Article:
Plastic waste littering Britain's beaches


The amount of plastic littering Britain’s beautiful beaches is at its highest level since records began, according to the Marine Conservation Society’s (MCS) Beachwatch 2007 survey report published recently.

The MCS Beachwatch 2007 Report shows that plastic litter on UK beaches has increased by a staggering 126% since the annual survey began in 1994. Plastic debris now accounts for over 58% of all litter found on Britain’s beaches, including plastic bags and plastic drinks bottles. Plastic-based cigarette butts are also amongst the most frequently encountered litter items.

Sadly, the tide of plastic litter is not just an unsightly blight on the UK's coastline. Over 170 species of marine wildlife - including seabirds, turtles and whales - have been recorded mistaking marine litter for food - resulting in starvation, poisoning and fatal stomach blockages. In addition, plastic packaging and discarded fishing nets injure, entangle and drown some of Britain’s favourite marine wildlife, including seals and dolphins.

“The results are truly shocking. In the last 10 years, plastic drinks bottles have increased by 67%, plastic bags by 54% and cigarette butts by 44%. Plastics are of particular concern as they could persist in the marine environment for centuries with fatal consequences for marine wildlife” - said Emma Snowden, MCS Litter Projects Coordinator,

“The Marine Conservation Society’s Beachwatch volunteers remove tons of litter from beaches - and, using the survey data they collect, MCS is raising awareness about this serious situation and the solutions. The plastic litter problem needs to be tackled at all levels - from grassroots through to government - while industry and retail sectors must acknowledge the need to reduce plastic bag use and packaging."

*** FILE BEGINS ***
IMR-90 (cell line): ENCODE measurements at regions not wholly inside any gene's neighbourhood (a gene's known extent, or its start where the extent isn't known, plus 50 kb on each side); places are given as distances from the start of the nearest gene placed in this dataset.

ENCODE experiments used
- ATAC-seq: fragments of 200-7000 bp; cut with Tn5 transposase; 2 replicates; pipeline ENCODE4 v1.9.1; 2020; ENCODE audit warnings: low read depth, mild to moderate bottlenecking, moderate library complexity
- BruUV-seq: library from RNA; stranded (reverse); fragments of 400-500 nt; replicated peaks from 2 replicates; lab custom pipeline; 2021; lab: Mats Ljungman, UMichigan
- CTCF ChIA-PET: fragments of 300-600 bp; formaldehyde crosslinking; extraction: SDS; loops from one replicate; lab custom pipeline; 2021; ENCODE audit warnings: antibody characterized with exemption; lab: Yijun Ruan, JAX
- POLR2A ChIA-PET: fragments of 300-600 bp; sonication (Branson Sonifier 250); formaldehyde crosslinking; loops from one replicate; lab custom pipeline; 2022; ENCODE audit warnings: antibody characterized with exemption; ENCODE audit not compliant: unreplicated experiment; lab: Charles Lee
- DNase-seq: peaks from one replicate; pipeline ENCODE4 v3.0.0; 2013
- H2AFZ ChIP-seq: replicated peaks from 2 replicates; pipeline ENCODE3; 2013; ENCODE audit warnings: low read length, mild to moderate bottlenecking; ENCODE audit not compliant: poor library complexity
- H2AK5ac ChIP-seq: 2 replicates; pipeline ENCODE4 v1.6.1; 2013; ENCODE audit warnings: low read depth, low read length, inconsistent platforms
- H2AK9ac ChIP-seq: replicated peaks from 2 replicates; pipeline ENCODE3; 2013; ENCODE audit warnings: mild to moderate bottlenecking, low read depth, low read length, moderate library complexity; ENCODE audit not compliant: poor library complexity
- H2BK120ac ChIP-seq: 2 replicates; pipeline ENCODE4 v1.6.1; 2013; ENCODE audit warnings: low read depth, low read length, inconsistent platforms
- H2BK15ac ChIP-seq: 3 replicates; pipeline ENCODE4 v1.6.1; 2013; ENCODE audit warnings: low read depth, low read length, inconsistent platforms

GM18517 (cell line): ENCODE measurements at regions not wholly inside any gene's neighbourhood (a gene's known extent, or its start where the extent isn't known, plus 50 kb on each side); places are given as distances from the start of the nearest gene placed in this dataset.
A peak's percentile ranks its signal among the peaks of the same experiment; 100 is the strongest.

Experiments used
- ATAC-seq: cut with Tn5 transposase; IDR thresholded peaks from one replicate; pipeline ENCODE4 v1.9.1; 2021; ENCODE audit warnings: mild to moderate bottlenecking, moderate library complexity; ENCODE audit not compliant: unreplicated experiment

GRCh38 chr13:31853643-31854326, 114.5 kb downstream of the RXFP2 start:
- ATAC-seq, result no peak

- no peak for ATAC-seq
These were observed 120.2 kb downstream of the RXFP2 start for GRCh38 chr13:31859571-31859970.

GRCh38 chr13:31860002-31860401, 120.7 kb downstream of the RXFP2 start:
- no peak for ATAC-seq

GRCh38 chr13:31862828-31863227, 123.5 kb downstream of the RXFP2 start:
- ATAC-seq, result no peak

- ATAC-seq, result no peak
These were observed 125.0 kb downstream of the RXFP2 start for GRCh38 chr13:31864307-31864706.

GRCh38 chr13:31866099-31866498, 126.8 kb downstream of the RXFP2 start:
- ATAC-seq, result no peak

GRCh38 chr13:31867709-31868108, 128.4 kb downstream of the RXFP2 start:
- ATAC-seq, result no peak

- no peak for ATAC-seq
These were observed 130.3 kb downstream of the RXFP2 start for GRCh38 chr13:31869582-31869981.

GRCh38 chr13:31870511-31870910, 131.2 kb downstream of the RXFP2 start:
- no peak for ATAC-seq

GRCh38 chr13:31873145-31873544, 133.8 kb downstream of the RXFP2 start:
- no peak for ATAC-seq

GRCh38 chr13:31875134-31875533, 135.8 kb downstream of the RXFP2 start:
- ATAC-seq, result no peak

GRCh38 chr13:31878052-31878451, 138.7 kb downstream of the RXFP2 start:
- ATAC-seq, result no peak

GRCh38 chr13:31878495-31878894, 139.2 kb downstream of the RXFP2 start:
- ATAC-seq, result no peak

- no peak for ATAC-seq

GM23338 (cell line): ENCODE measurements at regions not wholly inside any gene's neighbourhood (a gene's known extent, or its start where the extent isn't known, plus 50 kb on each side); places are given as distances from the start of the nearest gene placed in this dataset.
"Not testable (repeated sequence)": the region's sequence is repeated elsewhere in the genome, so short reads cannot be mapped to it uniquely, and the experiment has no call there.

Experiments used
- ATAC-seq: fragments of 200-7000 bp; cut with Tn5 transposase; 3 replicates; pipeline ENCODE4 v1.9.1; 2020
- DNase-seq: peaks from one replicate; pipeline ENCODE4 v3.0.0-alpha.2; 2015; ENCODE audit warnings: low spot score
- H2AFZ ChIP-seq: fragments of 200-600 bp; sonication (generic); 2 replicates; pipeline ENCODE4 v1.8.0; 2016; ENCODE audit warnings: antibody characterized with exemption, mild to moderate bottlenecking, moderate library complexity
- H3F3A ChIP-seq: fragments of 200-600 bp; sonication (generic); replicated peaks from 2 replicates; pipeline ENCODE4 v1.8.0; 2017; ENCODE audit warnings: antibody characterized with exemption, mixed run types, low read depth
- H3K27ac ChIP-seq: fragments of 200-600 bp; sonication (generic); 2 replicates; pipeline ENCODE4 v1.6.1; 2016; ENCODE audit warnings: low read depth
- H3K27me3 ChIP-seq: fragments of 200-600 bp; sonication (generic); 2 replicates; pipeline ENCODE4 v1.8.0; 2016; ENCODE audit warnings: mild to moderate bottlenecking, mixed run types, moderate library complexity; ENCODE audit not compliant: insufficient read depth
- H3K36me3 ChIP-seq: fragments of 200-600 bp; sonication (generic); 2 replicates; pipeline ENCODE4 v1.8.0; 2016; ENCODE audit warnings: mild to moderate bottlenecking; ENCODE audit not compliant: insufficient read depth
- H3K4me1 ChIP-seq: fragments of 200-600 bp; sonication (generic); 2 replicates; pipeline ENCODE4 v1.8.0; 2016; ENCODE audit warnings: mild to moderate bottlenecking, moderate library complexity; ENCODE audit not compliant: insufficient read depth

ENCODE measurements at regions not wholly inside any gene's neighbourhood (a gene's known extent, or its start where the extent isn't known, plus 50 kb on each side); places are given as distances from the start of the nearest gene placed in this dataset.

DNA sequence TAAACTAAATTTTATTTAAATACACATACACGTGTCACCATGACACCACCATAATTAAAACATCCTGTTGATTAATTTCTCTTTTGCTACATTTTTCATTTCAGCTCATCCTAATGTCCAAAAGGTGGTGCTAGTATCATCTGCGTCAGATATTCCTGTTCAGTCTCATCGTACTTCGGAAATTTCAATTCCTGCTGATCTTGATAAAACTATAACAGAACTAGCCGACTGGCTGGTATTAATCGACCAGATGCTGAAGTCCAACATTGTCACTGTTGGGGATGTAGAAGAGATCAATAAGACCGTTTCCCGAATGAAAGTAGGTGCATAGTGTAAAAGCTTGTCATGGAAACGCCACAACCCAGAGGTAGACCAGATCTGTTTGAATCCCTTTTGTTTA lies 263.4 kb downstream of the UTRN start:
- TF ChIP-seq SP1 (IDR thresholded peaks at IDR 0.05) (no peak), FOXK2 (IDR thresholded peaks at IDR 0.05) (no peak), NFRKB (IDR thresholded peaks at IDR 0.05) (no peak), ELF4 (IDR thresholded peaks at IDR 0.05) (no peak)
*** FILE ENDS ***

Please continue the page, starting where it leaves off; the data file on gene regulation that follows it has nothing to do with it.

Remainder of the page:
The MCS Beachwatch 2007 Report is based on data collected by almost 4,000 volunteers on 354 UK beaches surveyed in mid-September 2007. Volunteers surveyed 168.5km of coast and removed over 346,000 litter items.

This latest report identifies four key sources of beach litter -

  • recreational & beach visitors (35.3%)
  • fishing litter (13.7%)
  • sewage-related debris/sanitary waste (6.1%) - and
  • shipping litter (1.8%).

The average density of UK beach litter in the MCS Beachwatch 2007 survey was 2,054 items of litter per kilometre - an average of two items for every metre stretch of beach. While MCS lobbies for a national strategy to tackle this extraordinary volume of rubbish washing up on beaches, it also encourages individual responsibility for litter disposal.

The Marine Conservation Society works in cooperation with the Project AWARE Foundation to organise underwater cleanup events. The data from MCS Beachwatch surveys also contributes to the International Coastal Cleanup - involving over 70 countries worldwide - organised by the Ocean Conservancy in the United States.

To download a copy of the summary report - Click Here

To download a summary regional map - Click Here